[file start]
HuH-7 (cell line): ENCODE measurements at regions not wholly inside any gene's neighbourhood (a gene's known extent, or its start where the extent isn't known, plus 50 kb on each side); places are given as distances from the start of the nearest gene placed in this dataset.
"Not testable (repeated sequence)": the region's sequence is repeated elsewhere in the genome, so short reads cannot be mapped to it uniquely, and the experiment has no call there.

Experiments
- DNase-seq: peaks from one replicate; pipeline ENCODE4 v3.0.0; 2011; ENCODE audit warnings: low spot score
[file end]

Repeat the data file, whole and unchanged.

HuH-7 (cell line): ENCODE measurements at regions not wholly inside any gene's neighbourhood (a gene's known extent, or its start where the extent isn't known, plus 50 kb on each side); places are given as distances from the start of the nearest gene placed in this dataset.
"Not testable (repeated sequence)": the region's sequence is repeated elsewhere in the genome, so short reads cannot be mapped to it uniquely, and the experiment has no call there.

Experiments
- DNase-seq: peaks from one replicate; pipeline ENCODE4 v3.0.0; 2011; ENCODE audit warnings: low spot score